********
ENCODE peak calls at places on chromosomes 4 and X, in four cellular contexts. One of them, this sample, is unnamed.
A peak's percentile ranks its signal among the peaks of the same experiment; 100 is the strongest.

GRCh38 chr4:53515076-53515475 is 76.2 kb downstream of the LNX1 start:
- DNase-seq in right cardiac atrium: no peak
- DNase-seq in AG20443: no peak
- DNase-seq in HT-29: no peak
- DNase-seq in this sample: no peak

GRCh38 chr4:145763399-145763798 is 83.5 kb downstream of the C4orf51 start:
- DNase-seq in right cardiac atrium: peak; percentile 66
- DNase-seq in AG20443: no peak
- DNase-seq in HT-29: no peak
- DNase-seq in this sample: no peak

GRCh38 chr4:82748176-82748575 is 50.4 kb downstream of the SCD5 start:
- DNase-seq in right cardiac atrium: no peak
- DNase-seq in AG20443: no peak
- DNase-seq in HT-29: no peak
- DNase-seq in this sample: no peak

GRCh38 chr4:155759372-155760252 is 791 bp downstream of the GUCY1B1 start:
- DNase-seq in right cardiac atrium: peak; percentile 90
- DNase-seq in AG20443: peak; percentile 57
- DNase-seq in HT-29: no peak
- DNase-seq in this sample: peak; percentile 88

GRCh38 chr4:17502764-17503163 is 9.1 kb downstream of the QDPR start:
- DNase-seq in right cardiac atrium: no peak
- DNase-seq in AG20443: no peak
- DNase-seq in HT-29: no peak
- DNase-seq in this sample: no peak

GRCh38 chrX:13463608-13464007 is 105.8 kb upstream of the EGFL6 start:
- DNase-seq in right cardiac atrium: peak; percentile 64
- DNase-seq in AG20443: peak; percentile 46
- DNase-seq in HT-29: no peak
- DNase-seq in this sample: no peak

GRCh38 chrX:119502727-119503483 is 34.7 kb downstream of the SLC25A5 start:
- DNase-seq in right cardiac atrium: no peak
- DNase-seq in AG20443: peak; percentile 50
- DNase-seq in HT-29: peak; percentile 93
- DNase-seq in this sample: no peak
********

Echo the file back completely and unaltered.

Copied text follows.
ENCODE peak calls at places on chromosomes 4 and X, in four cellular contexts. One of them, this sample, is unnamed.
A peak's percentile ranks its signal among the peaks of the same experiment; 100 is the strongest.

GRCh38 chr4:53515076-53515475 is 76.2 kb downstream of the LNX1 start:
- DNase-seq in right cardiac atrium: no peak
- DNase-seq in AG20443: no peak
- DNase-seq in HT-29: no peak
- DNase-seq in this sample: no peak

GRCh38 chr4:145763399-145763798 is 83.5 kb downstream of the C4orf51 start:
- DNase-seq in right cardiac atrium: peak; percentile 66
- DNase-seq in AG20443: no peak
- DNase-seq in HT-29: no peak
- DNase-seq in this sample: no peak

GRCh38 chr4:82748176-82748575 is 50.4 kb downstream of the SCD5 start:
- DNase-seq in right cardiac atrium: no peak
- DNase-seq in AG20443: no peak
- DNase-seq in HT-29: no peak
- DNase-seq in this sample: no peak

GRCh38 chr4:155759372-155760252 is 791 bp downstream of the GUCY1B1 start:
- DNase-seq in right cardiac atrium: peak; percentile 90
- DNase-seq in AG20443: peak; percentile 57
- DNase-seq in HT-29: no peak
- DNase-seq in this sample: peak; percentile 88

GRCh38 chr4:17502764-17503163 is 9.1 kb downstream of the QDPR start:
- DNase-seq in right cardiac atrium: no peak
- DNase-seq in AG20443: no peak
- DNase-seq in HT-29: no peak
- DNase-seq in this sample: no peak

GRCh38 chrX:13463608-13464007 is 105.8 kb upstream of the EGFL6 start:
- DNase-seq in right cardiac atrium: peak; percentile 64
- DNase-seq in AG20443: peak; percentile 46
- DNase-seq in HT-29: no peak
- DNase-seq in this sample: no peak

GRCh38 chrX:119502727-119503483 is 34.7 kb downstream of the SLC25A5 start:
- DNase-seq in right cardiac atrium: no peak
- DNase-seq in AG20443: peak; percentile 50
- DNase-seq in HT-29: peak; percentile 93
- DNase-seq in this sample: no peak